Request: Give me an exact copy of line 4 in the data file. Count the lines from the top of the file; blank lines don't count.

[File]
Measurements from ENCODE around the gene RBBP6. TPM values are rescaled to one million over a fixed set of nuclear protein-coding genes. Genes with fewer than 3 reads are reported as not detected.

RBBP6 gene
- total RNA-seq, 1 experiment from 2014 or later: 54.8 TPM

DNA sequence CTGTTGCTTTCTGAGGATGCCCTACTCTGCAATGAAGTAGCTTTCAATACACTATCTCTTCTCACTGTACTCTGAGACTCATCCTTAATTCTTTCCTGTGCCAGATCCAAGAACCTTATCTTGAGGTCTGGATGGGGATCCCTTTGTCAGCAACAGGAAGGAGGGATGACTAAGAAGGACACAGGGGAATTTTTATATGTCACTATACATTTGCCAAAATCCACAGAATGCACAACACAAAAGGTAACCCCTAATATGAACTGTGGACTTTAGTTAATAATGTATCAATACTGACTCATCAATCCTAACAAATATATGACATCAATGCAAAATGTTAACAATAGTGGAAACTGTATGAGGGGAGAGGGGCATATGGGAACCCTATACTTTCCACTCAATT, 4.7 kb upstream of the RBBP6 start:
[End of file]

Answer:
DNA sequence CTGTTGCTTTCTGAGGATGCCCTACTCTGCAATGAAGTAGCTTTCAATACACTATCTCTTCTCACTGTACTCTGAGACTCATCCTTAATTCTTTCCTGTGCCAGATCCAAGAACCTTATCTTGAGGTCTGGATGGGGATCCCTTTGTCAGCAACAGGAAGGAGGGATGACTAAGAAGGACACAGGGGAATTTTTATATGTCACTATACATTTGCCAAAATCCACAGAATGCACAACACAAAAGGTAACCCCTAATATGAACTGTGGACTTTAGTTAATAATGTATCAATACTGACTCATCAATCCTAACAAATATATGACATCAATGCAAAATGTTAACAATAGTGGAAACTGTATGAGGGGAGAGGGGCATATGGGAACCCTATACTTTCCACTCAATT, 4.7 kb upstream of the RBBP6 start: